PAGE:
The School in the Fog

They walk among us, hidden in the crowd or in the shadows. Creatures that haunt children in their imagination. They exist, and they had to learn how to survive. Did their parents teach them? No, they learned from a school.

Chapter 1

Riley Joiner (hnardiello)

I flew threw the clocktower and squeezed threw the pillars that concealed our home. I threwdown the apples and cut lunch I swiped from the food cart downtown. It was about 4:00 pm, Aussie time. School just let out.
5th grade was boring for me, what was I supposed to do. Who cares that Austrailia was a prison at first. I don't need to know that for my future. Plus I had more on my mind. Soon I'd get my invitation, just like my brother Jackie.

I was lucky, I wasn't abanonned. That is, by both my parents. My mom left when she found out my father was half gargoyle, and she had given birth to 3 semi-gargoyles.
The only benefit of being a semi-gargoyle is I can look like human, and turn into a gargoyle whenever I feel like it, or get mad. Good thing I'm pretty calm. Jackie spots me going through the pillars with cut lunches and the apples.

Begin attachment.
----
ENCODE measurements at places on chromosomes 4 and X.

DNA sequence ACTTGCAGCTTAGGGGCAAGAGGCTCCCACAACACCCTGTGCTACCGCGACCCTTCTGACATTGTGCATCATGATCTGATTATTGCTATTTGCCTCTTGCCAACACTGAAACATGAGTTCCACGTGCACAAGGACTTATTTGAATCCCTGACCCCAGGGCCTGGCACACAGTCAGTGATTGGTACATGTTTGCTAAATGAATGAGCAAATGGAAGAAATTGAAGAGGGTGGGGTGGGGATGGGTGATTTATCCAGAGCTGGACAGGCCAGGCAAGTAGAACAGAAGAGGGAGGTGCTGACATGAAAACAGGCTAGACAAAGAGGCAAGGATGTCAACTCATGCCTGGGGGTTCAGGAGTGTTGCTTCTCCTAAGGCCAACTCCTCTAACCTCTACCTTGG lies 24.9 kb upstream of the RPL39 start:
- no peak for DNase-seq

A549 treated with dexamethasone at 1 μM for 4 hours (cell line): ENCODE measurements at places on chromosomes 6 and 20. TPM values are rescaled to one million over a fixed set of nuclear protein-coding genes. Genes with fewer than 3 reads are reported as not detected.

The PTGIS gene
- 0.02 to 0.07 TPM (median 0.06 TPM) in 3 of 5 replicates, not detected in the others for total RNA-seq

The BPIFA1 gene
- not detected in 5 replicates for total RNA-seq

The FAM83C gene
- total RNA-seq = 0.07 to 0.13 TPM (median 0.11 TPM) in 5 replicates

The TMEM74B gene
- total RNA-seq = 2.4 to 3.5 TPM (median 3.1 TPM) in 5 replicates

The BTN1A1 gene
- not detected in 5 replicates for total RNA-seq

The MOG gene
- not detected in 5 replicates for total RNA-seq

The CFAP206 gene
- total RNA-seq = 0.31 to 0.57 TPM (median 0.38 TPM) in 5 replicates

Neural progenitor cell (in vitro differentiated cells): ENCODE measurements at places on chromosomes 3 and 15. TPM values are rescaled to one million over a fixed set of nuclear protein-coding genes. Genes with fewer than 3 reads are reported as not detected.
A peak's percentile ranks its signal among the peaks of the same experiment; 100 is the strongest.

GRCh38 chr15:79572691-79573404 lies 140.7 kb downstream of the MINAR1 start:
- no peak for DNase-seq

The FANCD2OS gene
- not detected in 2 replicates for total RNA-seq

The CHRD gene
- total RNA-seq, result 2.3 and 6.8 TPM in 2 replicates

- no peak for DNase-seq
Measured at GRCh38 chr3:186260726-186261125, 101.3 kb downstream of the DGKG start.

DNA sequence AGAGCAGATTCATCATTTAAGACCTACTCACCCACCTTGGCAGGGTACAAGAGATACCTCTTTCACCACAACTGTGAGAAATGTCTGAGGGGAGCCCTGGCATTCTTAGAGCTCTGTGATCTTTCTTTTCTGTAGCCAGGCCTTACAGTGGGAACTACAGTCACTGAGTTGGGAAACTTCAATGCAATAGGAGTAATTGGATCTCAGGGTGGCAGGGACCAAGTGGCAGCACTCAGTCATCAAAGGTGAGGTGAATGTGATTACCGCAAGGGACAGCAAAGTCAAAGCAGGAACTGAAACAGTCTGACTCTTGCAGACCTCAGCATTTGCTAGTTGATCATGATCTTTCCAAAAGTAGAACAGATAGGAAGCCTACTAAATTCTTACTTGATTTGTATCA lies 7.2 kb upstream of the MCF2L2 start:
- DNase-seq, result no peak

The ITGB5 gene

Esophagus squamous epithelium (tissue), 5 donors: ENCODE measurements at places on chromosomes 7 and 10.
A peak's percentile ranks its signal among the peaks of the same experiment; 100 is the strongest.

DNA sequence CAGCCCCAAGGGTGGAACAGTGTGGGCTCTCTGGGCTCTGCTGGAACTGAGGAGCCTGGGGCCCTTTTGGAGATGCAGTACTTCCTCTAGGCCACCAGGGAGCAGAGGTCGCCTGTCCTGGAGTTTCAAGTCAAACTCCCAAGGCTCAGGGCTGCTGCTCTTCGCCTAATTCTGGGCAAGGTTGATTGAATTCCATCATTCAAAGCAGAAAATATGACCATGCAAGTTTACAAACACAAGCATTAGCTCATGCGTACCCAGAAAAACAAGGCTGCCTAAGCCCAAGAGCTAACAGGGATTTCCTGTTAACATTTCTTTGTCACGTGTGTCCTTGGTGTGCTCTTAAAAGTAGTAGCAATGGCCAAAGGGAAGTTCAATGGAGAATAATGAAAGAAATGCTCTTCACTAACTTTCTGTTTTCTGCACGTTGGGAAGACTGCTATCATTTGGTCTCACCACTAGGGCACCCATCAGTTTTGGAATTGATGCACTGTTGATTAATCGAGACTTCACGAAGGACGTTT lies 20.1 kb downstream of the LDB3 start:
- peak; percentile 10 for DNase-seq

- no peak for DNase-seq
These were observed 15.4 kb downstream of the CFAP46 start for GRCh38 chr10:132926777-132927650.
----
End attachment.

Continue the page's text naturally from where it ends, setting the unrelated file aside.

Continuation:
"You brought dinner, but not Olivia?" asked Jackie
"Don't get your knickers in a knot. Dad's getting her."
Jackie grabbed a cut lunch and started sketching on a piece of paper.
"How was your first day of State school?" Jackie asked without looking up.
I groaned "Oh boring, I can't go to your school?"
Jackie lifted the piece of paper he was sketching on," Oh, was this for you, sorry mate."
I grabbed the paper out of his hands and read it.

To Riley Isaiah Joiner
You have been invited to Oakport's School for Cryptids in America. You may not tell any homosapiens about this school. To get here, you board a plane, at the nearest airport, to get to Baton Rouge. Then you go to a swamp, any swamp, and look for an ogre. The ogre will lead you from there.

I flipped the piece of paper over and it read,
He drew on it a gargoyle with a mustache, with a name tag on it saying "Riley Joiner: the Nerd"
Jackie transformed and flew up.
"Careful mate, don't blow a casket."
Just then my dad flew in with our 9 year old sister, Olivia.
"We don't need a fight boys, ya'll have a long flight tonight. Olivia's coming too."
Olivia's face grew bright and in a high voice exclaimed, "YAY!"

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